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1961 to 1980


 >1961 At Harvard Business School, Dr. James L. McKenney introduces The Business Game, to the graduate curriculum in 1961. It is the world’s first business simulator.


 > 1961 With two Nobel laureates as scientific advisors, Dr. Orrie Friedman leaves faculty position at Brandeis University to launch the world’s first biotechnology company, Waltham-based Collaborative Research, Inc.,


>1962 Wang Laboratories introduces first electronic justifying typesetting system.


>1962  President John F. Kennedy challenges nation to reach moon before the Soviet Union.  Route 128 area firms take on major role in Project Apollo lunar landing.


>1963: First specialized graphics terminals developed at MIT Lincoln Laboratories (Sketchpad), beginning the computer-aided design (CAD) era. Sketchpad uses the first light-pen, precursor to the mouse, developed by Ivan Sutherland.


>1965 Wang Laboratories puts the first logarithmic calculators on the market and in the 1970s seizes the leadership of the word processing market.


>1967 Thermo-Electron tapped by National Institute of Health to develop power source for artificial heart.


>1967: First issue of Computerworld is published in Newton.


>1968  Digital Equipment Corporation engineer, Edson deCastro, quits and starts Data General, swelling the ranks of companies seeking to emulate Ken Olsen’s minicomputer success.


>1968 Digital Equipment Corporation goes public with an initial public offering value of $37 million, earning a 101% annualized return on investment for ARD.


>1968 (January)According to Design News magazine, the programmable logic controller was introduced by GM Hydramatic. GM Hydramatic had put out a request for proposal for an electronic replacement for their hard-wired electro-mechanical controllers. Bedford Associates won. PLCs are now standard across the manufacturing industry with vendors Allen-Bradley, ABB, Honeywell, Siemens, etc.


 >1969 General Radio introduces first commercial computer-controlled logic circuit analyzer – creating the automatic testing industry.


>1969 The first “nodes” of the ARPAnet are completed in California by Cambridge-based Bolt, Beranek & Newman using computers made by Waltham-based Honeywell. Within a year, ARPAnet expands across the country and becomes the eventual basis for the Internet.


>1970  Honeywell merges its computer business with General Electric's to form Honeywell Information Systems.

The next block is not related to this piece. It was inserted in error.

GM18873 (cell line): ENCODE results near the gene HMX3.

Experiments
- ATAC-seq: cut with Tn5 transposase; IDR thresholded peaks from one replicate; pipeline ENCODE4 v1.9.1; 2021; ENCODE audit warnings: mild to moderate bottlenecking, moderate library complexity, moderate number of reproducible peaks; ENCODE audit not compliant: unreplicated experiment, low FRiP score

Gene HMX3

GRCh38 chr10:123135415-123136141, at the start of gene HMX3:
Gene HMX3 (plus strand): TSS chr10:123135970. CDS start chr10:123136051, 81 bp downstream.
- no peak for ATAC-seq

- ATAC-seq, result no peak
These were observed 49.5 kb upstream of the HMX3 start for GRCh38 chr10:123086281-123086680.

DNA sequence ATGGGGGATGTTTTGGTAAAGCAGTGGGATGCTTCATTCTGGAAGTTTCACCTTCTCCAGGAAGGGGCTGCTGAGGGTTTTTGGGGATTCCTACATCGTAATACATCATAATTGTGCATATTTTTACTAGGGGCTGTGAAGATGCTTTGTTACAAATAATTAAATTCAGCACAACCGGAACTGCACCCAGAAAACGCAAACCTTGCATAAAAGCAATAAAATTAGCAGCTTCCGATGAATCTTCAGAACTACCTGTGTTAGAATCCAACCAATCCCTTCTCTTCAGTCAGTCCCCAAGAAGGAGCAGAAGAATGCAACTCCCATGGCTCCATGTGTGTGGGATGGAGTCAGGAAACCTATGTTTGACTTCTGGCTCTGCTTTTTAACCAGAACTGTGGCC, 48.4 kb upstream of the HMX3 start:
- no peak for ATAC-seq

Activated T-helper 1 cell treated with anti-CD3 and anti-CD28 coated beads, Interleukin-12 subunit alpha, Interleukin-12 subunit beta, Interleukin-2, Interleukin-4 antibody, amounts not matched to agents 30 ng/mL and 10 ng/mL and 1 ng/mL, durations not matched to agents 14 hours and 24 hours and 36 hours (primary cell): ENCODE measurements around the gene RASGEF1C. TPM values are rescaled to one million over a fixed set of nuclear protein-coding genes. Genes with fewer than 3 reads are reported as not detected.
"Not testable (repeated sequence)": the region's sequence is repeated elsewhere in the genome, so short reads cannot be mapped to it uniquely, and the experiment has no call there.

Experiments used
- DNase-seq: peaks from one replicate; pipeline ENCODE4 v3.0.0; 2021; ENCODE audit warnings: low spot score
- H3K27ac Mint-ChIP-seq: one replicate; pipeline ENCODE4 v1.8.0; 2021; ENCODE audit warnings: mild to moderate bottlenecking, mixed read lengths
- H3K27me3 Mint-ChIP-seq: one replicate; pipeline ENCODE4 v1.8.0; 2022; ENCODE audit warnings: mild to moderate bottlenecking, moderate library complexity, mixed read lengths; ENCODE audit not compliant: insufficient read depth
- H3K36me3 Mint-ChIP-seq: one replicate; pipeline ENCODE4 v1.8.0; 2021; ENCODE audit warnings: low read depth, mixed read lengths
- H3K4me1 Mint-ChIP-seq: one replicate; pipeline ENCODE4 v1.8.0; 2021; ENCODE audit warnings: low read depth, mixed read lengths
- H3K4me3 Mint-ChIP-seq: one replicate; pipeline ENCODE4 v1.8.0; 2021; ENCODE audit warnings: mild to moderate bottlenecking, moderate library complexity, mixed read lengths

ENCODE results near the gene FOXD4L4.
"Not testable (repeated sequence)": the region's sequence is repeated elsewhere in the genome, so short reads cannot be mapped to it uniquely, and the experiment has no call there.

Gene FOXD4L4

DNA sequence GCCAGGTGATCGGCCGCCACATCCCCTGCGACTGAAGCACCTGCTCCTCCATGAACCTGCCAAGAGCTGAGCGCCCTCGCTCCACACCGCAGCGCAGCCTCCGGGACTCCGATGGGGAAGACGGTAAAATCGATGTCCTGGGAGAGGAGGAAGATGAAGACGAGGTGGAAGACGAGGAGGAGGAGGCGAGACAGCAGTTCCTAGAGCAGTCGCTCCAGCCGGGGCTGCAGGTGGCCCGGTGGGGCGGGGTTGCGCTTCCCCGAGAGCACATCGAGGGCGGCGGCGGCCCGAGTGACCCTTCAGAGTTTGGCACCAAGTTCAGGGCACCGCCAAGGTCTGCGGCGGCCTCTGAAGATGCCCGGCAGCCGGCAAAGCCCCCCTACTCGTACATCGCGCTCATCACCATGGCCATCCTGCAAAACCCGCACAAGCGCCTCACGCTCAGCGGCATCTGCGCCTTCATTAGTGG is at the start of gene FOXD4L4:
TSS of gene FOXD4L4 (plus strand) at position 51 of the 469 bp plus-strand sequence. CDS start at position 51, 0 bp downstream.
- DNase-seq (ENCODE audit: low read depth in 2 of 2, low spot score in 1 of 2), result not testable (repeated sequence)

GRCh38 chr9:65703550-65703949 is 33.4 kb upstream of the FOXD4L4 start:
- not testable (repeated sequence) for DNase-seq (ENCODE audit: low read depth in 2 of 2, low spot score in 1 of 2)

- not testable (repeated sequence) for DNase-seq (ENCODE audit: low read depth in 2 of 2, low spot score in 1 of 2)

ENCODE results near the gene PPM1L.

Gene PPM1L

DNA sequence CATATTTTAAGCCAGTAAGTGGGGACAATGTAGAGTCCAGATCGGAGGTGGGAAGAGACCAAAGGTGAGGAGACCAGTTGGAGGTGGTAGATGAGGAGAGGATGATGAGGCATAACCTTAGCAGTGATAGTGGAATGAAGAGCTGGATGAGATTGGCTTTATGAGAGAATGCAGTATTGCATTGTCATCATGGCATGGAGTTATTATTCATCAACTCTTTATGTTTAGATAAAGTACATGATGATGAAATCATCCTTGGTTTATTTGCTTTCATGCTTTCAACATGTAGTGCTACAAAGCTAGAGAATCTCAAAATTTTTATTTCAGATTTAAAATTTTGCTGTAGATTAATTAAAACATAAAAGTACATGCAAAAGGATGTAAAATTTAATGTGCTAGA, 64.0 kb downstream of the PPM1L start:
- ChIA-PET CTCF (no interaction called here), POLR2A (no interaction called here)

>1970: DEC ships its first 16-bit minicomputer, the PDP-11/20, while rival Data General ships the SuperNova.


 >1971  Bowmar Instrument Corp, Acton, Mass., a manufacturer of LED displays, introduces the four-function 901B –marketed as the Bowmar Brain --  considered the first true pocket calculator, and perhaps the first with an LED display. The product is promoted through famous TV Ads “Now I'm not a dummy anymore" --which makes “Bowmar” a new slang word for intelligence. (“That Joe is a real Bowmar!”)


>1971 Sharp cuts in defense and space programs lead to massive unemployment along Route 128. Many people relocate to other states.


>1972 Polaroid introduces SX-70 Single Lens Reflex instant color camera. Dr. Edwin Land is on cover of Life magazine. Company continues expansion along Route 128 with film and camera manufacturing in Waltham and Norwood.


>1972: Prime Computer starts as yet another maker of minicomputers.


>1974 Digital Equipment Corporation ships its 30,000th minicomputer and joins the ranks of the Fortune 500.


>1975 General Radio renamed GenRad


>1975 Despite having achieved the position of number two in total US calculator sales, behind Texas Instruments, brutal competition forces Bowmar into bankruptcy and out of the calculator market.


>1975 Bill Gates drops out of Harvard, starts Microsoft.


>1976 Boston-area rock band Jonathan Richman and the Modern Lovers record “Roadrunner,” anthem to driving on Route 128.


>1976 MIT trained Polaroid engineer Tom Scholz powers his garage band, Boston, with special audio technology, leading to release of the largest-selling debut album of all time. Scholz later starts Waltham company to develop and manufacture technology for musicians.


 >1976 As older industries continue to falter, Massachusetts unemployment rate briefly exceeds 12 percent. Rising taxes and energy costs add to “misery index” and state nickname: Taxachusetts


>1977 Polaroid reaches annual sales of $1 billion. Edwin Land awarded is 500th patent.


>1977 Polaroid’s introduction of “instant” movie film system is quickly overshadowed by video cassette recorder technology.•  


>1977 Digital logs 100,000th computer shipment, introduces technically advanced 32-bit superminicomputer, the VAX-11/780.•


>1977 Walter Gilbert and Allan Maxam at Harvard University devise method for sequencing DNA using chemicals rather than enzymes, accelerating growth of biotechnologies sector in region.


>1978 Massachusetts High Technology Council forms to promote interests of high tech industry.


>1978 Cullinane Corporation (later Cullinet), founded in 1968, becomes first software company to go public.


>1979 VisiCalc, the first computer spreadsheet, is developed and marketed by. Harvard Business School student Dan Bricklin and partner Bob Frankston.


>1979 EMC founded by Richard J. Egan and Roger Marino in Newton, Massachusetts. Initial products are add-on memory for minicomputers.


>1980  “Make It In Massachusetts” campaign from the administration of Governor Ed King promotes resurgence of business activity.


>1980 One million computers in use in US.


>1980s Karlos, the first computer-generated (using Digital Equipment's DECTalk) on-air personality in radio history is introduced by Boston-based WBCN on-air personality Charles Laquidara.


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